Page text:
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How to create 3d Grid for this boxes behind the black rectangle? I am using Adobe Illustrator.

enter image description here

I tried create isometric grid for it, but it didn't fit.

Thanks for help

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    Hi. Welcome to GDSE. What have you tried? What has failed? What problem are you having?
    – Billy Kerr
    Jun 30 at 12:16
  • Hi. Your question is a bit unclear to me. Could you please elaborate?
    – Vikas
    Jun 30 at 14:15
  • Please don't remove valuable parts of the question.
    – Scott
    Jun 30 at 23:52
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It's a series of simple shapes..

  • 2 rectangles, rotated 45°
  • Draw straight vertical and horizontal path
  • Select everything and align on vertical center and horizontal center
  • Hit the Divide button on the Pathfinder Panel
  • Delete unwanted pieces, color other pieces
  • Copy and position duplicates of this
  • Delete individual sections as desired.

enter image description here

This can easily be made into a pattern fill as well... but expanding the pattern to remove sections is a process in itself.

enter image description here


The shapes in the example aren't perfect squares. They are more of a diamond. But this method works for just about anything...

enter image description here

You can even create the image at the 45° angles, taking advantage of constraining and smart guides. Then merely "squish" the result to get the same perspective...

enter image description here

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  • I love seeing things like this :D Jun 30 at 22:43
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    I think OP's problem is that the projection isn't perfect isometric - 120 degrees between axes. But I don't think it based on the 45 degree rotation you've created either - the angles are slightly off.
    – pbasdf
    Jul 1 at 9:00
  • @pbasdf My goal is not to provide a "here's a complete step-by-step guide to your exact issue" Few actually learn anything that way. I provide methodology which can easily be translated to any specific project. While you are correct, it's not a perfect 45° angle. It's a bit more of a short diamond. However, this methodology is exactly the same for the non-square shape.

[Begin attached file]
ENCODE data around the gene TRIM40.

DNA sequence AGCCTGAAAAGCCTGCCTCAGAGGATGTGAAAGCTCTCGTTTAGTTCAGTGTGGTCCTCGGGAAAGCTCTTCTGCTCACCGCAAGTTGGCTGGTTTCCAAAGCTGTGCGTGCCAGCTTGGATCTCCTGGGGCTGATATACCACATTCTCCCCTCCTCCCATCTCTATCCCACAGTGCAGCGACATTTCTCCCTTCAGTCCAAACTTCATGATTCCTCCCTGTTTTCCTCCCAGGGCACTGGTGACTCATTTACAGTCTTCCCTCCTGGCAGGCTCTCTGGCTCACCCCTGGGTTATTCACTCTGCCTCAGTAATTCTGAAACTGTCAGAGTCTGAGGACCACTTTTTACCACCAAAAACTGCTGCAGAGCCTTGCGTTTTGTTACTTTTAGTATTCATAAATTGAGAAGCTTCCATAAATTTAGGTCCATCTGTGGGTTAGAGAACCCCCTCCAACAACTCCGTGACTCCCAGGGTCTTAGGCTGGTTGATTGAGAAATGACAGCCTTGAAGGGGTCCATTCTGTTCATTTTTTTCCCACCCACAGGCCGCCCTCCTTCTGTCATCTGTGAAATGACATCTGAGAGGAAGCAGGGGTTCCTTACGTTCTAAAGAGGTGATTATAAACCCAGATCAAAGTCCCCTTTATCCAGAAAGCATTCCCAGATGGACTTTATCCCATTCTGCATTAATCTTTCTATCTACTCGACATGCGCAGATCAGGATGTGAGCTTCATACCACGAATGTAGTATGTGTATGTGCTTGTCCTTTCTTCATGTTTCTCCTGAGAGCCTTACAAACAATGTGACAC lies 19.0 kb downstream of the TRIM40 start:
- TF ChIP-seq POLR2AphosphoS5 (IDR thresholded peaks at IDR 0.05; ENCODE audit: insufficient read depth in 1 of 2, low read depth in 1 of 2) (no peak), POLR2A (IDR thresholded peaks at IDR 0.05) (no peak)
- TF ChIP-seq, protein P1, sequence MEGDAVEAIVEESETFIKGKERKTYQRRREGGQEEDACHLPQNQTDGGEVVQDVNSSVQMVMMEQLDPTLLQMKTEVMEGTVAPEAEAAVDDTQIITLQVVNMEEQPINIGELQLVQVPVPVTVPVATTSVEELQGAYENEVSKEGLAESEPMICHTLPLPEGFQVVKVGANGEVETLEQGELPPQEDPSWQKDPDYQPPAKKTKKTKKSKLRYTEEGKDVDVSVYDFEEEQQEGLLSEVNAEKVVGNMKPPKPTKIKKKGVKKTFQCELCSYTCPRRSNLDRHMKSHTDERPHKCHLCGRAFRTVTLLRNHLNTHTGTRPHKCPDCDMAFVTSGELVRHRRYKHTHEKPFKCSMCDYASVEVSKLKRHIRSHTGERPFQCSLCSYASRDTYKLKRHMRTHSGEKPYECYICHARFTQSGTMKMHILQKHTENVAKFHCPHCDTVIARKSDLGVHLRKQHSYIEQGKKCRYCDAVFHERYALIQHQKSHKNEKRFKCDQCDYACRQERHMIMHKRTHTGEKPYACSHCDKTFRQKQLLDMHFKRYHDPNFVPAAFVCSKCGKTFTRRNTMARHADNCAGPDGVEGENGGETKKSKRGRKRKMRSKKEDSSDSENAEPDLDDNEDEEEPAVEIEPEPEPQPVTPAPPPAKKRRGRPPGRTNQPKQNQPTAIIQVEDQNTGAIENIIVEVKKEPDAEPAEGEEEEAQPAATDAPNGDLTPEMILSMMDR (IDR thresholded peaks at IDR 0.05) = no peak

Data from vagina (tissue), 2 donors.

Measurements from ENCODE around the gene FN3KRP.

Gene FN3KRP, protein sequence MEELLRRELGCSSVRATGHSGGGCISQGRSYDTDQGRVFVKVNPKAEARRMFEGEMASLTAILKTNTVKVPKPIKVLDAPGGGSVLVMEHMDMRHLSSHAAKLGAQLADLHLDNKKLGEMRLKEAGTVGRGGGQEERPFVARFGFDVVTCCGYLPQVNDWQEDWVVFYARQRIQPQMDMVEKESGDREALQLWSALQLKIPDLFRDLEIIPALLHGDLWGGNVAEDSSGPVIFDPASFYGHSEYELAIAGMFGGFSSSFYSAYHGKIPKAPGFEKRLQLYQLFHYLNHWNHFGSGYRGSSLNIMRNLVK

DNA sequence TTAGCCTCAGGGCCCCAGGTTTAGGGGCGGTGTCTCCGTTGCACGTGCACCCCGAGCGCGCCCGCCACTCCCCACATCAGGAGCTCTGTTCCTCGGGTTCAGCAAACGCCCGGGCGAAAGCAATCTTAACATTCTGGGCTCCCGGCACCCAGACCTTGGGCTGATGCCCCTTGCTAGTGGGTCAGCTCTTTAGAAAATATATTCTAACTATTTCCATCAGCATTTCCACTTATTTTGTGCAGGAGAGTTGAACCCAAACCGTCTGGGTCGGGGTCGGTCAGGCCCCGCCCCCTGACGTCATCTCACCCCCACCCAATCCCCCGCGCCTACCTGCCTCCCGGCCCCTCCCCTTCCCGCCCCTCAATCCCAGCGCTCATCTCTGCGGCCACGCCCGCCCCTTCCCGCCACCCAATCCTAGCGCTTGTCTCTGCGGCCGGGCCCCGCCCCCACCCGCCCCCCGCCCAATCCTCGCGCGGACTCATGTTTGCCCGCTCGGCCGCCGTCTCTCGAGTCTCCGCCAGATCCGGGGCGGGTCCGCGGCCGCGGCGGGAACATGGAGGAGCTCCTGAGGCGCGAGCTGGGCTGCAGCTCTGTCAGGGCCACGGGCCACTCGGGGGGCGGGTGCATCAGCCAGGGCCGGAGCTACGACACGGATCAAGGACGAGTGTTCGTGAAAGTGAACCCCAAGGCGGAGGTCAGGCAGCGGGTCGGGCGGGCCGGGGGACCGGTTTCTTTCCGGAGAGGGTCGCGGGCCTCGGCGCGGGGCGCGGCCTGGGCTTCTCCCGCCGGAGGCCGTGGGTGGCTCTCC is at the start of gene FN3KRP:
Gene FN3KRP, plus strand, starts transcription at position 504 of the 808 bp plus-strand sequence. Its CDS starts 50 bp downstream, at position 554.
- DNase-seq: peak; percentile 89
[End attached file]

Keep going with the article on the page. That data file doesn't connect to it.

– Scott
    Jul 1 at 9:21
  • In fact, you can do the above at 45° then simply "squish" the final result vertically to get the same angles.
    – Scott
    Jul 1 at 9:29
  • @Scott Thanks - I appreciate the time you put into your answers and I learn a lot from them. Your comment, and the attached image - has helped me to see how to apply your method more generally.
    – pbasdf
    Jul 1 at 9:37
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The image is put together of skewed rectangles, but there's no need to calculate anything.

I zoomed your image to so big size that I could draw accurately a couple of lines over it. The black line is the longer side of the yellow skewed rectangle and the red line is the vertical side. Hold shift when you draw it to make it exactly vertical.

enter image description here

Duplicate the lines. Move the pieces to their places and join them (=Ctrl+J) to get a closed skewed rectangle.

enter image description here

To make the placements exactly you must have smart guides and snap to points ON. No other snaps!

Learn the common "Drag a corner with the direct selection tool" -trick for exact placements:

Select a piece. Drag its end node with the direct selection tool. The dragged node snaps. The normal selection tool turns temporarily to the direct selection tool if you hold Ctrl.

After joining the pieces remove the stroke and pick the yellow fill color.

Make with Object > Transform > Reflect a flipped copy and color it to orange.

enter image description here

Make copies and tile manually the wanted pattern. Looks simple, but the layering order is important and corners must snap against each other.

Here's a few parts placed:

enter image description here

I made a group (=selected) where the orange half is on the top. It's easier to place 2 items together. Ungroup later and delete the extra pieces at the edges.

It's important to use carefully the "select and drag one node with the direct selection tool" -trick to get the parts placed exactly.

You get a new copy of a piece by selecting it, copying to the clipboard (Ctrl+C) and pasting (Ctrl+V). The pasted copy is automatically on the top, so you can build the pattern without a need to bring anything to front nor to send anything to back.

If you make a layering order error you can move parts up and down in the Layers panel.

BTW. Illustrators 3D ExtrudeBevel can be used to pull crossing lines to walls:

enter image description here

The lines are grouped before applying the effect. That makes the effect understand some walls are in front of the others. You do not get it right if you only select all lines and apply 3D> Extrude&Bevel

The lines are rotated 45 degrees to make the settings of the view angles simpler in the effect dialog.

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I would do it like this.

See the top most orange bar going from upper left to lower right? What you'll do is draw only the part of the panel from the left up to where it meets the yellow bar. You'll see that that shape is used repeatedly over the drawing. (In other words, don't draw the entire length of the bar. Don't do overlapping of objects.)

Now look at the same orange bar, but the far right side. That's a different shape. Draw and duplicate the shape.

Duplicate the first object and butt them together and add the other end piece.

Group everything. Duplicate and space apart.

Group everything. Duplicate it and color it yellow.

Flip it right to left to form the yellow bars going in the other direction. Adjust to fit.

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